The first part of an interview is typically my favorite. However, Jo-Jo's responses to part two included some memorable details. From how he met his wife to his hardest lesson learned, I appreciated his candidness. If you read all the way through, you'll know what I mean.
If you prefer to begin at the beginning, then click over here for part one.
Then continue from this point for more on Chef Doyle.
Do you have any skills that have nothing to do with food?
I play the blues harp, a.k.a. the blues harmonica.
What turns you on: creatively, spiritually or emotionally?
I love being surrounded by other creative people. It allows me to bounce ideas off of them and take the creative process to a whole new level.
Tell us something most people don't know about you.
I have my own clothing line for chefs that I started in 2011 called Extreme Culinary Outfitters.
You have a whole day to yourself; what do you do?
I have a family of six, so when I have a day off I spend time with my wife and kids.
How did you meet your wife?
A mutual friend introduced us at an Applebee's in Tallahassee, Florida. Everyone was out celebrating, and I had two dollars and change in my pocket, so all I drank was coffee.
Where did you grow up, and where do you call home?
I grew up in Tallahassee, but I have lived in so many places that home is wherever my family is.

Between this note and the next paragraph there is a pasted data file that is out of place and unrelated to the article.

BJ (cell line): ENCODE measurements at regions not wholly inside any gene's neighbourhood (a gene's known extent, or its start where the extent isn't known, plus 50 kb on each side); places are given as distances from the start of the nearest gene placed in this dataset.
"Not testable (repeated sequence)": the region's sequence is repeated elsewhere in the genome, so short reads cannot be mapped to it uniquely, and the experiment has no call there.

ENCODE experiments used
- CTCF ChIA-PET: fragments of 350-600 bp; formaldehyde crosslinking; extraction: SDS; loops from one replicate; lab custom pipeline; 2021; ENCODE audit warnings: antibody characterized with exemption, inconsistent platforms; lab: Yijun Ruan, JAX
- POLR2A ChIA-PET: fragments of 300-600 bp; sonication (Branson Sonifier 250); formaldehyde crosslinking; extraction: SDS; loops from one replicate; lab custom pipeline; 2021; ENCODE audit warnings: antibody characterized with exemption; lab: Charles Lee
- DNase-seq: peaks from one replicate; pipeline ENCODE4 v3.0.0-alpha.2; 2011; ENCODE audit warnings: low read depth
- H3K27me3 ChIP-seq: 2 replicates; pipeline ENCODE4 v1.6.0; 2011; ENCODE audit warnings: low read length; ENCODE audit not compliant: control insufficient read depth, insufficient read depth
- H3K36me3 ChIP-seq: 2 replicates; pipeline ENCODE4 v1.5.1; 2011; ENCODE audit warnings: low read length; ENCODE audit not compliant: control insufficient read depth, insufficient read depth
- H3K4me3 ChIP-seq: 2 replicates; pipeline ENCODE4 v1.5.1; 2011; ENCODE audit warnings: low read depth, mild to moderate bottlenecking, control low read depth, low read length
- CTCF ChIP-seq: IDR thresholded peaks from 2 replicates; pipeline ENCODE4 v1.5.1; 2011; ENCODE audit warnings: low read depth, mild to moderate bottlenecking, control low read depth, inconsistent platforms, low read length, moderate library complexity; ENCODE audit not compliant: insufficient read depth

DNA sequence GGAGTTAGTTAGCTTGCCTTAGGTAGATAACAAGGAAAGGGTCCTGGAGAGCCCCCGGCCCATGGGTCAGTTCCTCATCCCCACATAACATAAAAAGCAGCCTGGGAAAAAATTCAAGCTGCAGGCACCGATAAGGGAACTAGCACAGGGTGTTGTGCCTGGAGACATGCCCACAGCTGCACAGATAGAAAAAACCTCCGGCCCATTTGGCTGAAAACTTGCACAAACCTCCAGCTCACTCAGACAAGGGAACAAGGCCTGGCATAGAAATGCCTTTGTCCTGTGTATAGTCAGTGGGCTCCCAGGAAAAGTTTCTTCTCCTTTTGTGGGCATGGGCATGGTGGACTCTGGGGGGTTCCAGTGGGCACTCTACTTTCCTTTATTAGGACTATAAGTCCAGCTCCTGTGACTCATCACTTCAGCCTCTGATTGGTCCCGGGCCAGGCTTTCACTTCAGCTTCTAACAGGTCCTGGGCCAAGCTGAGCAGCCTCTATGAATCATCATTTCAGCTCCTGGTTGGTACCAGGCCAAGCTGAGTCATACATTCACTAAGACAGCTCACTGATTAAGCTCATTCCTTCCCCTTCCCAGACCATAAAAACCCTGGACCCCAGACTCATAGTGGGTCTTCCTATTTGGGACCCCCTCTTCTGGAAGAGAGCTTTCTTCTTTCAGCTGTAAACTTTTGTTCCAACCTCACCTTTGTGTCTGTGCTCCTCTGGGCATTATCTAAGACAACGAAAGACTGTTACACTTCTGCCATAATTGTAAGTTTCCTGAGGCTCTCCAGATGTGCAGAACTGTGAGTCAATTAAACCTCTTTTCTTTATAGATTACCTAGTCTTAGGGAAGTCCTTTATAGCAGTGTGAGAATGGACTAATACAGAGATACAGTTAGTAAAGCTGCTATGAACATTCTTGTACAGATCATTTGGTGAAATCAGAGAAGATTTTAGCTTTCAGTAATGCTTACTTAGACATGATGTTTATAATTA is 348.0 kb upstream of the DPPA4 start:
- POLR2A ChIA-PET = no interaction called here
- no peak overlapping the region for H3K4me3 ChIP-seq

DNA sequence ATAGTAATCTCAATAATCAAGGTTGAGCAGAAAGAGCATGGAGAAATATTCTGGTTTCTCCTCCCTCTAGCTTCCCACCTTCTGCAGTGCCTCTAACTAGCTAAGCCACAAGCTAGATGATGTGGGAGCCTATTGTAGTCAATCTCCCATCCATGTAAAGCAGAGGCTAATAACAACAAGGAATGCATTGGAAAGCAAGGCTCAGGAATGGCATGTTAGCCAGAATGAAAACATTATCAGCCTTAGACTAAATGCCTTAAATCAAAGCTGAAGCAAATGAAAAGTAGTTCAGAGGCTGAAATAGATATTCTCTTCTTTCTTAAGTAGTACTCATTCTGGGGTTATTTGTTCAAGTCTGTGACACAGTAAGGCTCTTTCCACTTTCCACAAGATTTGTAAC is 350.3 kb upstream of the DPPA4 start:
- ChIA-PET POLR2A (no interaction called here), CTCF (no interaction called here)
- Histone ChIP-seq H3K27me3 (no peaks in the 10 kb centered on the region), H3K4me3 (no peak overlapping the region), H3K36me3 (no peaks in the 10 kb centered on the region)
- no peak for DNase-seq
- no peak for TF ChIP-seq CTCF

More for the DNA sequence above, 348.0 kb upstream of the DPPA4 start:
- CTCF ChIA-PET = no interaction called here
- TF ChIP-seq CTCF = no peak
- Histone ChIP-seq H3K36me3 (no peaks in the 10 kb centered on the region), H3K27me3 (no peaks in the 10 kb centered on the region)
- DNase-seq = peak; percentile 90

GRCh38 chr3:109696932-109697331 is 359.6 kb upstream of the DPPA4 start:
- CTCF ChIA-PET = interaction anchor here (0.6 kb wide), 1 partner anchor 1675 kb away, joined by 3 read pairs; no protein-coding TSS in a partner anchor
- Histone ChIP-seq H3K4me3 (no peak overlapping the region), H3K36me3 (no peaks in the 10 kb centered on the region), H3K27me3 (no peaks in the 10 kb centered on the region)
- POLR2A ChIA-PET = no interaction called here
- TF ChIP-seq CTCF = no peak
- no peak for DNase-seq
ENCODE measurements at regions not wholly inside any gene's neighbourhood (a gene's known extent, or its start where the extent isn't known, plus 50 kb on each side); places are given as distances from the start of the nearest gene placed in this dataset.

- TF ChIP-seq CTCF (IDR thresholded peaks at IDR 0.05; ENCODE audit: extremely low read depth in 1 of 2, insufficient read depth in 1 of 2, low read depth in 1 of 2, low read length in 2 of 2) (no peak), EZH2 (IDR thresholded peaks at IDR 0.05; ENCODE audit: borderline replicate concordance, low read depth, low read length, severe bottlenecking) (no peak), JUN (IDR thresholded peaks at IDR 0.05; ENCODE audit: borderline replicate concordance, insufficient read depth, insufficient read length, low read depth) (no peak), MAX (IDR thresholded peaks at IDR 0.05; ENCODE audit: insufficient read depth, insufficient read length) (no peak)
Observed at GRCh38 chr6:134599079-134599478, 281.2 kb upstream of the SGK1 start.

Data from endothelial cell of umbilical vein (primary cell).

Hardest lesson you've learned.
How to forgive and let go. Things in this business are intense and full of emotion. You work your tail off, and people can let you down or not even enjoy your food or work. You gotta be able to let all that go and kind of accept that you can't please everyone.
It's a strange love affair with failure, because this business can take you down. To make the perfect plate or party or event takes a lot of practice and trial. You have to be able to accept the lessons and outcomes. So to forgive, let go and accept is always a tough lesson. Hell, I'm still working on it.
What's your favorite childhood memory?
My favorite childhood memories are fishing with my family. Every summer was spent at my grandparents' home in Mobile, Alabama. We fished on Dog River every single day.
You worked for a Top Chef alum; have you ever wanted to compete?
Until a few years ago, I considered competing in shows like that. When shows like Top Chef were new, it was all about teaching people how to cook amazing things and showcasing incredible talent. Now they are more about creating food under extreme time pressure.
What did you study in school? Did you always plan on being a chef?
There's not a lot I didn't study in school. I spent a long time in college, and finally finished with my culinary degree. It wasn't something that I ever thought would be my career, but now I wouldn't have it any other way.
What would you like to be doing if you weren't in the industry?
If I weren't in this industry, I would probably be working with my dad– he is an expert in explosives and the disposal of them. I was heavily involved in his company growing up, doing everything from running detonation tests to designing obstacle courses for bomb robots.